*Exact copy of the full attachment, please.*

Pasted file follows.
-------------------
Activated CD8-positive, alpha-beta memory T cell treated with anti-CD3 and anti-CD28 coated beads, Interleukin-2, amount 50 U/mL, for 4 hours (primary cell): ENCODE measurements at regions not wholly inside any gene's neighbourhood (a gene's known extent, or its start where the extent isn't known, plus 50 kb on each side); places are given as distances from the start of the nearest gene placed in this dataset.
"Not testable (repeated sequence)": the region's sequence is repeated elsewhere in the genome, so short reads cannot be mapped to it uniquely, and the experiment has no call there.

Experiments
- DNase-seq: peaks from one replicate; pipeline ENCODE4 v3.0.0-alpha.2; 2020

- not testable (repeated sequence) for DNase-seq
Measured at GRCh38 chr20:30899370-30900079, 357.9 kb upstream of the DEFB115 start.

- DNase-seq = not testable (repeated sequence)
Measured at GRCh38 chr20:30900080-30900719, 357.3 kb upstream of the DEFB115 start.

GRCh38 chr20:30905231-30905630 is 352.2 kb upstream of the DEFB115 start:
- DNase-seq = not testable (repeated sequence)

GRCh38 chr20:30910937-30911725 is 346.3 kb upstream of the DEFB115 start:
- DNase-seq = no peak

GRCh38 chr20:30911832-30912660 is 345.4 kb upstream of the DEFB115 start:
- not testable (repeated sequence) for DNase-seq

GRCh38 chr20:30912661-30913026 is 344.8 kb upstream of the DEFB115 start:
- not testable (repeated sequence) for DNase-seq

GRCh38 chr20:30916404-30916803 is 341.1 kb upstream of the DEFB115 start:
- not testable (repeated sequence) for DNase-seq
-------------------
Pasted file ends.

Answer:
Activated CD8-positive, alpha-beta memory T cell treated with anti-CD3 and anti-CD28 coated beads, Interleukin-2, amount 50 U/mL, for 4 hours (primary cell): ENCODE measurements at regions not wholly inside any gene's neighbourhood (a gene's known extent, or its start where the extent isn't known, plus 50 kb on each side); places are given as distances from the start of the nearest gene placed in this dataset.
"Not testable (repeated sequence)": the region's sequence is repeated elsewhere in the genome, so short reads cannot be mapped to it uniquely, and the experiment has no call there.

Experiments
- DNase-seq: peaks from one replicate; pipeline ENCODE4 v3.0.0-alpha.2; 2020

- not testable (repeated sequence) for DNase-seq
Measured at GRCh38 chr20:30899370-30900079, 357.9 kb upstream of the DEFB115 start.

- DNase-seq = not testable (repeated sequence)
Measured at GRCh38 chr20:30900080-30900719, 357.3 kb upstream of the DEFB115 start.

GRCh38 chr20:30905231-30905630 is 352.2 kb upstream of the DEFB115 start:
- DNase-seq = not testable (repeated sequence)

GRCh38 chr20:30910937-30911725 is 346.3 kb upstream of the DEFB115 start:
- DNase-seq = no peak

GRCh38 chr20:30911832-30912660 is 345.4 kb upstream of the DEFB115 start:
- not testable (repeated sequence) for DNase-seq

GRCh38 chr20:30912661-30913026 is 344.8 kb upstream of the DEFB115 start:
- not testable (repeated sequence) for DNase-seq

GRCh38 chr20:30916404-30916803 is 341.1 kb upstream of the DEFB115 start:
- not testable (repeated sequence) for DNase-seq